DEAR DOCTOR K:
My mother is in her 70s. She fell a few weeks ago but seemed fine. Then she started to have double vision and some trouble with balance. A CT scan revealed a subdural hematoma. Her doctor advised only bed rest and medication. Does this seem reasonable to you?
A subdural hematoma (or hemorrhage) occurs when blood vessels near the surface of the brain burst. Blood collects beneath the dura mater. That’s the outermost layer of the brain’s protective covering. Here is an illustration of a subdural hematoma:
Most subdural hemorrhages result from trauma to the head. In some cases, blood accumulates rapidly after injury, putting pressure on the brain and causing symptoms within just a few days. This is an “acute” subdural hemorrhage. It can cause loss of consciousness, paralysis or even death. It usually requires emergency surgery to drain the hematoma and control bleeding.
Other times, as in your mother’s case, bleeding may develop over weeks or even months. If symptoms begin more than two weeks after the head trauma, it’s called a “chronic” subdural hematoma. The symptoms your mother experienced — double vision and trouble with balance — are typical. Other symptoms can include headache, nausea and vomiting, memory loss, and weakness, numbness or tingling in the arms and legs.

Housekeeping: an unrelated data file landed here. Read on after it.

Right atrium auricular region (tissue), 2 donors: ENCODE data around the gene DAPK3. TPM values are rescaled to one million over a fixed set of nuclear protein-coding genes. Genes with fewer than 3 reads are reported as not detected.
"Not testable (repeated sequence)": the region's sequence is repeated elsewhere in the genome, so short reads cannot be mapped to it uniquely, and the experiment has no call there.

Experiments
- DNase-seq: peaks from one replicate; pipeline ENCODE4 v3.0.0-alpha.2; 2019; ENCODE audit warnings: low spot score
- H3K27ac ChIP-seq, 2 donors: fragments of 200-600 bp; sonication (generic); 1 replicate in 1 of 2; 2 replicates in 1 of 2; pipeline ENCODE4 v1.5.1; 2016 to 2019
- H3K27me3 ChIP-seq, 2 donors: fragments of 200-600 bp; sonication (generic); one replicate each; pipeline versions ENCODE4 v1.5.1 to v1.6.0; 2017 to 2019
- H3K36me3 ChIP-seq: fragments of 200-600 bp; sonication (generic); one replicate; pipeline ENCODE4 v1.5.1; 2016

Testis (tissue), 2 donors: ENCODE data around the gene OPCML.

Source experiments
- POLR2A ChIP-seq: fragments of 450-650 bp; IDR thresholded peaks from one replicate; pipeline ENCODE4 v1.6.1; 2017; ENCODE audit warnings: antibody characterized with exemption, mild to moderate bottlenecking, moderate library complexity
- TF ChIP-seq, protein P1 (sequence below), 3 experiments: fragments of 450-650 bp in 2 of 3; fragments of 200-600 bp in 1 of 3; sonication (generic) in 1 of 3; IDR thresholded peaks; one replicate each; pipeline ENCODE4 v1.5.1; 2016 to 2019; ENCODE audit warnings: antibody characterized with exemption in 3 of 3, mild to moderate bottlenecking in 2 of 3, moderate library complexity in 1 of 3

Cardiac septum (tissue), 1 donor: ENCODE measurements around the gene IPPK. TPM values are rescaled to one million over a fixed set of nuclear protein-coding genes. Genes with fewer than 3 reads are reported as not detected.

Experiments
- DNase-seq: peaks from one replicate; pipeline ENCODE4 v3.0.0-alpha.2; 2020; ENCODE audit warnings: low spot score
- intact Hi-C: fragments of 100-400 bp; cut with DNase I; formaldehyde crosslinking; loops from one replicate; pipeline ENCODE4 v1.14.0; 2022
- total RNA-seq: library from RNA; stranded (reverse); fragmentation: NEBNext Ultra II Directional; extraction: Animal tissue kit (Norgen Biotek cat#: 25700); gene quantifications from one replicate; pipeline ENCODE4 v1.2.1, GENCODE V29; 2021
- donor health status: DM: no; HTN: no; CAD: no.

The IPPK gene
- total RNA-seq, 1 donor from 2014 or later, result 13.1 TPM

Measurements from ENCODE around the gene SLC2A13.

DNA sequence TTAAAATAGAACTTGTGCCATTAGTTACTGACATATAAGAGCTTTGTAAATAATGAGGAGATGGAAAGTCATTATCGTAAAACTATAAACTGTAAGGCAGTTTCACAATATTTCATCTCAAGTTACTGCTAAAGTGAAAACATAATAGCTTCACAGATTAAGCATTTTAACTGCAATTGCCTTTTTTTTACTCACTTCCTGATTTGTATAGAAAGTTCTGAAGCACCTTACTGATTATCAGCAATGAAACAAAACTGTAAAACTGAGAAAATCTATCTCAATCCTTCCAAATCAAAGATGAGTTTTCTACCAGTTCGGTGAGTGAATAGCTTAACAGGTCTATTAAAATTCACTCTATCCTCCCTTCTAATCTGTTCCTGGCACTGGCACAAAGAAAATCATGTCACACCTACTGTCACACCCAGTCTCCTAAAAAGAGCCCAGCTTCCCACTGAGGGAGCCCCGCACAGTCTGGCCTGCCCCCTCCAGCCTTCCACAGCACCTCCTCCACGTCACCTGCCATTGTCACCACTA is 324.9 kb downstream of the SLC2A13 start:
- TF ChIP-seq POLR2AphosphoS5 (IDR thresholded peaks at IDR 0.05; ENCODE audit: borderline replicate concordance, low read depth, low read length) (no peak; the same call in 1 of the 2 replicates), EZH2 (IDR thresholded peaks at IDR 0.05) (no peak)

Although subdural hematomas can occur at any age, they are most likely to occur in people your mother’s age. That may be because blood vessels are more fragile as people reach their 70s.
Sometimes, chronic subdural hematomas develop without any head trauma at all — or at least without any head trauma a person remembers. I once had a patient with a subdural hematoma who had no memory of any head trauma. Later, his wife remembered that he had banged his head walking into the edge of a partially opened door at night.
Some conditions can cause subdural hematomas that occur without any head trauma. Weakness in artery walls can cause them to start leaking blood. Certain types of cancer that spread to the brain’s protective covering also can cause bleeding.
Treatment is based on symptoms and the size of the hematoma. A doctor can determine the amount of bleeding from a computed tomography (CT) scan or a magnetic resonance imaging (MRI) scan. If your mother’s hematoma is small and has caused only minimal symptoms, then it’s reasonable for the doctor to recommend bed rest and medications. The medications should help control swelling and prevent seizures. Symptoms should improve as her body gradually reabsorbs the blood. The doctor should carefully monitor your mother during treatment.
If your mother’s hemorrhage was larger or was causing more severe symptoms, a doctor would likely recommend surgery.
Most people who have a chronic subdural hemorrhage eventually get back to normal. With any brain injury, however, symptoms can be slow to go away after treatment. And some symptoms may be permanent.
Hopefully, your mother will recover on her own, as her doctor thinks she will. If so, she will most likely not experience permanent symptoms.